Snap! Studios: no crackle, some pop

Funky Junk has opened its own London recording studio under director Mark Thompson, writes Jim Evans.
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Funky Junk has opened its own London recording studio under director Mark Thompson, writes Jim Evans.

Manor House, London N4 is the location of the latest professional recording studio to open for business in the capital. Much time and industry expertise has been involved in the design, build and equipping of this facility housed in an anonymous-looking light industrial terrace a stone's throw from leafy Finsbury Park. So, who has been bold - or mad - enough to start such a venture in these uncertain economic times? Snap! Studios is the brainchild of Funky Junk director Mark Thompson who has ambitious plans for the project.

“Over the course of 30 years in the recording business, I've developed a strong concept of what a real studio should be and how to achieve that,” says Thompson. “First and foremost, a studio should offer a quality of sound reproduction far beyond anything that can be achieved at home or in any of the thousands of small private facilities that have sprung up around the country in recent years. Of course, one key element is the quality of equipment but this is a secondary consideration. Without sound fundamentals, the gear is irrelevant.”

The fully-fledged commercial recording studio is now up and running, with the first clients including a famous name. “After a couple of short dummy sessions, the first fully-blown commissioning gig came and went,” says Thompson. “We were offered five days to record and mix tracks by 1970s/80s cult band Deaf School produced by legendary producer, Clive Langer.

“From our standpoint, nothing could have been better. Clive's production credits occupy pages of recording history, and include all the great Madness cuts, Elvis Costello, Morrissey and dozens of other seminal albums. He has high expectations and knows how a real studio should sound; he damned well ought to, as he previously owned and operated two of the best in the world - Hook End Manor and Westside.

“The clients were happy, which left me feeling chuffed. The rooms sounded great, the gear was quiet as a computer mouse and delivered the full-blooded, detailed sound I'd hoped for, and the monitors shone.”

Langer was impressed too. “Having just left Snap! with fresh mixes playing on my home stereo, I'm amazed that they sound as rich and full as they did coming through the vintage Neve desk and Tannoys in control room 1. As soon as I walked into the joint I was impressed with the very workable layout and size of the control room and recording space.”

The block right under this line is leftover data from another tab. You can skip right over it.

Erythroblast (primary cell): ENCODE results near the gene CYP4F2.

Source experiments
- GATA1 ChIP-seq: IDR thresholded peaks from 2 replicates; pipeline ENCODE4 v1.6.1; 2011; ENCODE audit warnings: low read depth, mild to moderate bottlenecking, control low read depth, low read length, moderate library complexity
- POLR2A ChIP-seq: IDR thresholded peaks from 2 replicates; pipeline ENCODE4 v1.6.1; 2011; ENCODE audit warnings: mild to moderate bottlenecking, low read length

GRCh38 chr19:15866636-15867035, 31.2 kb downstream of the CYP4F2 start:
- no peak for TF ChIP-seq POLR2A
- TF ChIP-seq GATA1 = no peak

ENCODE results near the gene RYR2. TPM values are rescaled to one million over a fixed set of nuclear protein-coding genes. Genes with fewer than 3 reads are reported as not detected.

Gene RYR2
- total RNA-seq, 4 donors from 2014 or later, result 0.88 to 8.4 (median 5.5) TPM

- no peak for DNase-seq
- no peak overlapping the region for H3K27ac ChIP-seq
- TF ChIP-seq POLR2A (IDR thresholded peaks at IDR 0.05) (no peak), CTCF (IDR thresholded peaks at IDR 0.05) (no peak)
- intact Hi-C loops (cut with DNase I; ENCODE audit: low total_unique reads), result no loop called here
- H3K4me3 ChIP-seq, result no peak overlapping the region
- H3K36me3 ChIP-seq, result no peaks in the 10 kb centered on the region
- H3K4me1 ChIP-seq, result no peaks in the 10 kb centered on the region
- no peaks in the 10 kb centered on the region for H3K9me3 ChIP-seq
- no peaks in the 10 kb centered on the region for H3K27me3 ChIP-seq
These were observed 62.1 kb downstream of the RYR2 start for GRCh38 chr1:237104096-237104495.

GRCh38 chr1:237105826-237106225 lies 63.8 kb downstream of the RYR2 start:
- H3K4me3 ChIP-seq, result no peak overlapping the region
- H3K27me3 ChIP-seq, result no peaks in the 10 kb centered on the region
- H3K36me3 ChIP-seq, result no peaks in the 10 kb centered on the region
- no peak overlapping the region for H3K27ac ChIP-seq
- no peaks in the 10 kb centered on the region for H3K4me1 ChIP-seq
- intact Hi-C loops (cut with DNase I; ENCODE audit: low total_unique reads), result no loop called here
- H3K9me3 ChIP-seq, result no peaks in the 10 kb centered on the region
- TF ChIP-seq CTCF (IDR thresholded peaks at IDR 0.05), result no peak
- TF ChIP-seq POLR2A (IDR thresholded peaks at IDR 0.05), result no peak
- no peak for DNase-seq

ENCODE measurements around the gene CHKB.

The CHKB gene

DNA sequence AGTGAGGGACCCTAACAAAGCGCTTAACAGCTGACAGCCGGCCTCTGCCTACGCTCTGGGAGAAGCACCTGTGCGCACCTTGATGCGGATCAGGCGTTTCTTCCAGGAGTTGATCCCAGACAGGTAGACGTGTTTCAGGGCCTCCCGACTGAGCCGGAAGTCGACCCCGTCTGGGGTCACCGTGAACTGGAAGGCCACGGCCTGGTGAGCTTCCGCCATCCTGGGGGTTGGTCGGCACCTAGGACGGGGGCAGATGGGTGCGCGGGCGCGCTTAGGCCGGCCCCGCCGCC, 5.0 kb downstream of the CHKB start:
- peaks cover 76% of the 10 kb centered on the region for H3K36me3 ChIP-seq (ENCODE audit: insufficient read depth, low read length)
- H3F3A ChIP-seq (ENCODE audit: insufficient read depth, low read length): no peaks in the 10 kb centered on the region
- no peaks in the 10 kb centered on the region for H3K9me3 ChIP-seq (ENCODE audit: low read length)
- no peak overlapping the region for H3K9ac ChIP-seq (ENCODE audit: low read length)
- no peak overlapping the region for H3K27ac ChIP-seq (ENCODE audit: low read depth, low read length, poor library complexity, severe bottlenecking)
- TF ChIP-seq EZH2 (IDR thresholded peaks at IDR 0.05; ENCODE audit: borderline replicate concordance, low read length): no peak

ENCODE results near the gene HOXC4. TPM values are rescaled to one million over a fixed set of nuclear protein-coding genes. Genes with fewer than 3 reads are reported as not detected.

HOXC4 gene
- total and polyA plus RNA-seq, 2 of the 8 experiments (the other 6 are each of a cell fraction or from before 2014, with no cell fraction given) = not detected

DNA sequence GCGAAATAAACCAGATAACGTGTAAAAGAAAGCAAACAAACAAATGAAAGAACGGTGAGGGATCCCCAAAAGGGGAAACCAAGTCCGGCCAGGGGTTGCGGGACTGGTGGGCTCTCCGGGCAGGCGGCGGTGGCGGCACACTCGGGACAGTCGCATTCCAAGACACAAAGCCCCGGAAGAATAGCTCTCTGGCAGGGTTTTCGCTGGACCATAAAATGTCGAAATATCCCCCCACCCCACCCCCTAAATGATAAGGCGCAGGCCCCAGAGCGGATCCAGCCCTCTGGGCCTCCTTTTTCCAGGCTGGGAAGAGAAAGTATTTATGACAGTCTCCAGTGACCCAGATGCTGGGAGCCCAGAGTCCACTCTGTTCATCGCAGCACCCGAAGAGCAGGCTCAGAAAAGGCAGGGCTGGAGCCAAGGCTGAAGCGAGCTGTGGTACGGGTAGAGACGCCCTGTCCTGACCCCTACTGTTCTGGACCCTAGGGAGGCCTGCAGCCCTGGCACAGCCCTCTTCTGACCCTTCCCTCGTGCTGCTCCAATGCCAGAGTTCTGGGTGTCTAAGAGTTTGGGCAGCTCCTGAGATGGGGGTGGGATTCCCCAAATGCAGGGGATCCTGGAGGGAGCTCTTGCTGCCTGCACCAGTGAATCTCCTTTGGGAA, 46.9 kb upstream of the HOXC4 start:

The studio complex features a sizeable main live area with equally spacious control room, plus a smaller studio for pre-production and editing. There are tie-lines to all parts of the building, which was previously the base for producer and Funky Junk client Anthony Marshall who is now working in the US.

More than 18 months in development, Snap!'s acoustics and building were overseen by Stephen Pickford of Thumbprint. Central to the main control room is a 1972 Neve 5316 recording console, with 33114/33115 mic pre/eq modules based upon the legendary original Neve 1081. In addition, the control room boasts a 12-channel matching sidecar, bringing the total number of channels on mix to 60. The smaller studio 2 features an SSL AWS900+.

Engineer/producer Marco Pasquariello (pictured) is managing the studios. “We wanted to keep the live space relatively controlled, not too lively, but as useable as possible for many different types of music,” he says. “We can screen off areas as necessary. The sound in here is simply fantastic: the piano sounds great and the drums sound really tight. All the power coming into the building is filtered via giant transformers. Basically this allows a much lower noise floor throughout the studio, enabling you to hear a lot more monitoring.”

So how did they decide on the equipment? “That's Mark's territory,” says Pasquariello. “Basically Mark's been collecting classic gear for a long time and has built up an impressive collection. Some of the vintage microphones, for example, are exceptional. He found the Neve desk - which has been highly customised - in France. His stamp runs through the building, like the Astroturf in the hallways; he found the wooden studio flooring in Yorkshire and located a specialist to restore it. We like to think that clients come in here and think - 'This place is different'.

“The Bosendorfer piano came from Cream. It was previously at Westside and before that in Air Studios in the 1980s. It sounds absolutely wonderful. It's so nice to have a room of this size where you can have a big piano, and it still doesn't feel cramped.”

And where will the work come from? Pasquariello explains: “The work at the moment is coming as a direct response from Mark's website blog and word of mouth. We are planning a series of open days. People are coming down and checking it out, finding the vibe a little bit different from a lot of other places and the gear speaks for itself. We're trying to offer high-end vintage with the best of the modern stuff as well. The idea was to create a vibe, a creative workspace for people to come and use - it's a commercial venture but one that's all about creating. Ultimately, Mark's dream is for a legendary, classic record to be made here, one that people will still be listening to in 30-40 years time.

“Mark is also trying to encourage jazz and some world music, offering quality facilities at a price that is affordable, allowing you to get a better quality of recording than you would normally at that price level, especially for those on smaller budgets. He is also interested in developing stuff in house; working on music that we actually believe in.”


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